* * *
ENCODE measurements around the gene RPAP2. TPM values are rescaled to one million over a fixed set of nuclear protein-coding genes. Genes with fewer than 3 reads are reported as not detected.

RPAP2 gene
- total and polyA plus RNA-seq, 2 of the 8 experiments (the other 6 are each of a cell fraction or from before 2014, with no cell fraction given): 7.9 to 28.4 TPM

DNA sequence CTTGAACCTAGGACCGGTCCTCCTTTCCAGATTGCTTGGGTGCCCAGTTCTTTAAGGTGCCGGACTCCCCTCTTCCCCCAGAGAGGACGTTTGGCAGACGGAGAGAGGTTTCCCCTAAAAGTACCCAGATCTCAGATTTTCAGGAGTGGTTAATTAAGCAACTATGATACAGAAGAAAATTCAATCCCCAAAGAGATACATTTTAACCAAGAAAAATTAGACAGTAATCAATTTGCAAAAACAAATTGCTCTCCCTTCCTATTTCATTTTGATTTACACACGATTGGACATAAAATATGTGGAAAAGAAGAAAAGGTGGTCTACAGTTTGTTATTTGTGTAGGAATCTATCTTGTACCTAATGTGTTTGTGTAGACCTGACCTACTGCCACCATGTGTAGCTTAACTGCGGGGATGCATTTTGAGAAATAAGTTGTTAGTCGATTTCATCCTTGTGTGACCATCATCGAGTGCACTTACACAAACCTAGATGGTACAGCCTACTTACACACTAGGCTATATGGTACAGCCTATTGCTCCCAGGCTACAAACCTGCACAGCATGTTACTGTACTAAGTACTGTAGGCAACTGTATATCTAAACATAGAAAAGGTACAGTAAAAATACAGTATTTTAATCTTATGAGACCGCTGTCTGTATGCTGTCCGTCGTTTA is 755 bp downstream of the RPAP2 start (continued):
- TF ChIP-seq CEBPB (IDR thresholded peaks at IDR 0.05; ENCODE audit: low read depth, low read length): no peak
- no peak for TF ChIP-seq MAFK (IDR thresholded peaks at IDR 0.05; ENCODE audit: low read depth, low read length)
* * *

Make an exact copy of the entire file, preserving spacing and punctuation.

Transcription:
ENCODE measurements around the gene RPAP2. TPM values are rescaled to one million over a fixed set of nuclear protein-coding genes. Genes with fewer than 3 reads are reported as not detected.

RPAP2 gene
- total and polyA plus RNA-seq, 2 of the 8 experiments (the other 6 are each of a cell fraction or from before 2014, with no cell fraction given): 7.9 to 28.4 TPM

DNA sequence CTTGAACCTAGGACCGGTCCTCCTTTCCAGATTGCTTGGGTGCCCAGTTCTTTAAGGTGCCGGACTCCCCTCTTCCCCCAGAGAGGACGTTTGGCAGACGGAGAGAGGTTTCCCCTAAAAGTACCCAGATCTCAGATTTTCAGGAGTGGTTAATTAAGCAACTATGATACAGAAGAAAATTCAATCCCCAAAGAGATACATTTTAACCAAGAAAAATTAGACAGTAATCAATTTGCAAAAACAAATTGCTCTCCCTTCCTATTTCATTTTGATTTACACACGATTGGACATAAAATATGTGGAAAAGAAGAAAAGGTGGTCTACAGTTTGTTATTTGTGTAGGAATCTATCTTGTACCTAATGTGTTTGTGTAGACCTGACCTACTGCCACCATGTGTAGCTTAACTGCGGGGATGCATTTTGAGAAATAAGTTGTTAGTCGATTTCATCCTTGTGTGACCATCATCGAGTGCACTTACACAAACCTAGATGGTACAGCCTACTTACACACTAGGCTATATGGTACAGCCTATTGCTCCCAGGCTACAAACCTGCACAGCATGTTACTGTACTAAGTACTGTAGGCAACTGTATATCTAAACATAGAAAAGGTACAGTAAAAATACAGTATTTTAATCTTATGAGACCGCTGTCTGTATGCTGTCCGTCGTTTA is 755 bp downstream of the RPAP2 start (continued):
- TF ChIP-seq CEBPB (IDR thresholded peaks at IDR 0.05; ENCODE audit: low read depth, low read length): no peak
- no peak for TF ChIP-seq MAFK (IDR thresholded peaks at IDR 0.05; ENCODE audit: low read depth, low read length)